Ready, Set, Goal!

Right around this time of the year, I meet with the faculty and staff in my department to do their annual reviews. Each faculty member is required to record their achievements in research, teaching and service over the past year, as well as assess their progress on their goals from the previous year, and set their goals for the upcoming year. Staff reviews are somewhat different – more task-oriented – but still require assessing progress on goals and developing new goals. Faculty and staff are then evaluated on their achievements and goals and scored. The scores are then translated into merit increases, should we be so lucky as to receive them that year.goals crush them

This process is not unique to my institution. Variations on this theme happen in academic units all around the country. The process ranges from highlighting new entries on your CV to paper forms to electronic data entry, but almost always includes goal setting for the short and long-term. There are plenty of reasons documented as to why it is important to set goals (e.g. Forbes and Harvard have some ideas), with requisite science (correlation, not causation – some entertaining examples here!) supporting the habit.

Most faculty hate this process. It can be painful to try to recall all of your accomplishments from the last year, and some are harder than others to dig up (e.g. how many grants did I collaborate on that never got funded?!). Systems to collect these data can change from year-to-year and can sometimes be glitchy. Finding the time to enter all of this information may not be easy, and meeting with your chair/director/boss may not be pleasant. Plenty of reasons to dislike this process.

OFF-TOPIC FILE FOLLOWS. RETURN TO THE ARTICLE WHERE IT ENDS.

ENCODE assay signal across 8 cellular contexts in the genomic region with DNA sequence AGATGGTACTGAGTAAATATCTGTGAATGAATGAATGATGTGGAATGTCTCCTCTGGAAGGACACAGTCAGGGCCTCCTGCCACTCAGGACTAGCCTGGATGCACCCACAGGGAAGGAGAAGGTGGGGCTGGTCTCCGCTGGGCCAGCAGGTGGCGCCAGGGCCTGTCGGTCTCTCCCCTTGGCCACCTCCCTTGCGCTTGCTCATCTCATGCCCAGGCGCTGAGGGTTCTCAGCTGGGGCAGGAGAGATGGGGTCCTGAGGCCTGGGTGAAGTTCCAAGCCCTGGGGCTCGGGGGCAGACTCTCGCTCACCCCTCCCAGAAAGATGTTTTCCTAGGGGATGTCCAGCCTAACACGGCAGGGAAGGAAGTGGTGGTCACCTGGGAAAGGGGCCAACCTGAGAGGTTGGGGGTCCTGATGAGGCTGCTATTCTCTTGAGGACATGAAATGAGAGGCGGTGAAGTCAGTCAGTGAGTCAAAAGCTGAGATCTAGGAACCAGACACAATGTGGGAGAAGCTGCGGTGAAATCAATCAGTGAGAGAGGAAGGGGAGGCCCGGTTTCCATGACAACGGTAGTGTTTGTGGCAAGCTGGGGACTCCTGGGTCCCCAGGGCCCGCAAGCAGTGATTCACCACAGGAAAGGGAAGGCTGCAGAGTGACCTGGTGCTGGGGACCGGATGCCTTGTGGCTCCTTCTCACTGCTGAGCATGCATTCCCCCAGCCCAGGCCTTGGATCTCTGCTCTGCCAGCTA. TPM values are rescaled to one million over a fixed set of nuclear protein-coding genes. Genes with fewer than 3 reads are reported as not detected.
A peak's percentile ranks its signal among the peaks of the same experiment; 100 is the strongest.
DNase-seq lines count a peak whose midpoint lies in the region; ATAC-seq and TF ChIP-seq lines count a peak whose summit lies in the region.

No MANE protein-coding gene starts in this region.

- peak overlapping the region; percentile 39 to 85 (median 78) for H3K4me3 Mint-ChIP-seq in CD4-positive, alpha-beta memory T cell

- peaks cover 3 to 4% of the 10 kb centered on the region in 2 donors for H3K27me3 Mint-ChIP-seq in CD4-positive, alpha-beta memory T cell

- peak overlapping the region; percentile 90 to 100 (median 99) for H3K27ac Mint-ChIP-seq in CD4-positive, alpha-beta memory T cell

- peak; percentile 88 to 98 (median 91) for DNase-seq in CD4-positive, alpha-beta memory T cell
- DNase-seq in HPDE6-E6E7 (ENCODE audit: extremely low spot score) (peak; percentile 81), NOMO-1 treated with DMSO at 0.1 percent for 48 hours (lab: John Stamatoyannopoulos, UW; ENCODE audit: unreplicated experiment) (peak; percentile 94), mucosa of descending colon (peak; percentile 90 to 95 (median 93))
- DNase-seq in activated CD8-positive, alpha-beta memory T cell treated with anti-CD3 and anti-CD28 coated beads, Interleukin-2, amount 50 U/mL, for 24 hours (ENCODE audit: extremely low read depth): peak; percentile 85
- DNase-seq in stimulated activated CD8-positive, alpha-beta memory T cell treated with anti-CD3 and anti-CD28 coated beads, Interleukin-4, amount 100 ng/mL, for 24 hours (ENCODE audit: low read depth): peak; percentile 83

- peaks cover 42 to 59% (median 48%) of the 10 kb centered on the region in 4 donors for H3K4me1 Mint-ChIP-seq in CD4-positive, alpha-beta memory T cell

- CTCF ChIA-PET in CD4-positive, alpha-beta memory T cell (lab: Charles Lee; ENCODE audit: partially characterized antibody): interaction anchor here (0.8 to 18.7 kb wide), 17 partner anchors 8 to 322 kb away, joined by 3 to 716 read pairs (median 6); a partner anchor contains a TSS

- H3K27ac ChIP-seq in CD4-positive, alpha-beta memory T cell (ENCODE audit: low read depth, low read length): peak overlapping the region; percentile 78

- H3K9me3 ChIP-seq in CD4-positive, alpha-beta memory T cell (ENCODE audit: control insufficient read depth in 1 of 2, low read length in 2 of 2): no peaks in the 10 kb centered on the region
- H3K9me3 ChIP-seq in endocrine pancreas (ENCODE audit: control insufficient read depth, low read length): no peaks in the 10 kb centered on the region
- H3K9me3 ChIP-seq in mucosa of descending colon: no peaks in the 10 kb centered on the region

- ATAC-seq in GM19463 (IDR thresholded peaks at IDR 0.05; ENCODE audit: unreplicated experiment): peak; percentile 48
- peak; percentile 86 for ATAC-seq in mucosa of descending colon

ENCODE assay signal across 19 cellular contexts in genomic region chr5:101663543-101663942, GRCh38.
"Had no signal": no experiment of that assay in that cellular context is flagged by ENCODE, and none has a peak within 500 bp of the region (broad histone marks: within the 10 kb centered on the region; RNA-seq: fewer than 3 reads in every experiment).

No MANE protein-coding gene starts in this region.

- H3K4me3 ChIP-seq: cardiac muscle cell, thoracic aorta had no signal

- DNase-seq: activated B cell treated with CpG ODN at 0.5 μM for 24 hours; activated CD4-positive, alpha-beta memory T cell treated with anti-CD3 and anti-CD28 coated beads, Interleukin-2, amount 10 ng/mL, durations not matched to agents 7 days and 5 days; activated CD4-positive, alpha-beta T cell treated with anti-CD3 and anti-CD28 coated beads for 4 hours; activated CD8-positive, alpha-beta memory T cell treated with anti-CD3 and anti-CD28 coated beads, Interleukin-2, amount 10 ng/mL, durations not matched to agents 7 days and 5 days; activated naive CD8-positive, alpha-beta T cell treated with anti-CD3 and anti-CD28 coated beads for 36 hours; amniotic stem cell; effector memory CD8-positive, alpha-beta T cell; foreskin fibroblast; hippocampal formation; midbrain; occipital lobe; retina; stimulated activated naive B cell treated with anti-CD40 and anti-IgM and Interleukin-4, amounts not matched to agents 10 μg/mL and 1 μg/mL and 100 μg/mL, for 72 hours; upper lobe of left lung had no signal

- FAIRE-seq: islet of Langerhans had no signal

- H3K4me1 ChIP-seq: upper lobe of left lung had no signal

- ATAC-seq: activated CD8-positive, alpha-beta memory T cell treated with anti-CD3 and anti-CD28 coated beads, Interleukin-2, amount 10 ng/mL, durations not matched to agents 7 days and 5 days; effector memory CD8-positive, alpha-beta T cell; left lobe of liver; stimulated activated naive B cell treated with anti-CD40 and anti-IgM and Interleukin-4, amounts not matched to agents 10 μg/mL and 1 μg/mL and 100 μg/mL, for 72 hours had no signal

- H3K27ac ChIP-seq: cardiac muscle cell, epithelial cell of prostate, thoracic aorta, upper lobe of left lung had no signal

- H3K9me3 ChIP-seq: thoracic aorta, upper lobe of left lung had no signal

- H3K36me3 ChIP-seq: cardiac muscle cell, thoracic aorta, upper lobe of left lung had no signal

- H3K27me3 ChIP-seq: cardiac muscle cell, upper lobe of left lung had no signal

I, on the other hand, have always enjoyed this process. It isn’t very often that you get the opportunity to really see what you’ve accomplished in a set period of time all in one place. Plus, I’m pretty good about keeping up my CV, so much of the information already exists and can just be cut and pasted into the form. But more than that, I’ve always welcomed the opportunity for me to review me. This is the one time each year that, in addition to seeing all of my accomplishments in one place, I also get to see my shortcomings. As I review the goals I set for myself, I get the chance to reflect on what I’ve done and what I have yet to do.



As a Department Chair now, although extremely time consuming to meet with all members of the faculty and staff, this process is even more fun for me. Sure, there are the rare occasions of having to tell someone that they are not meeting the expectations we set for them the previous year, but I also get the chance to help each member of the department celebrate her/his accomplishments. Individually, I get to share in the excitement each person feels in reaching their goals, and help in the important process of setting new goals. I also get to see what my department has accomplished in aggregate over the last year, and how we are moving towards our shared goals and vision. It is quite incredible.

hockey goals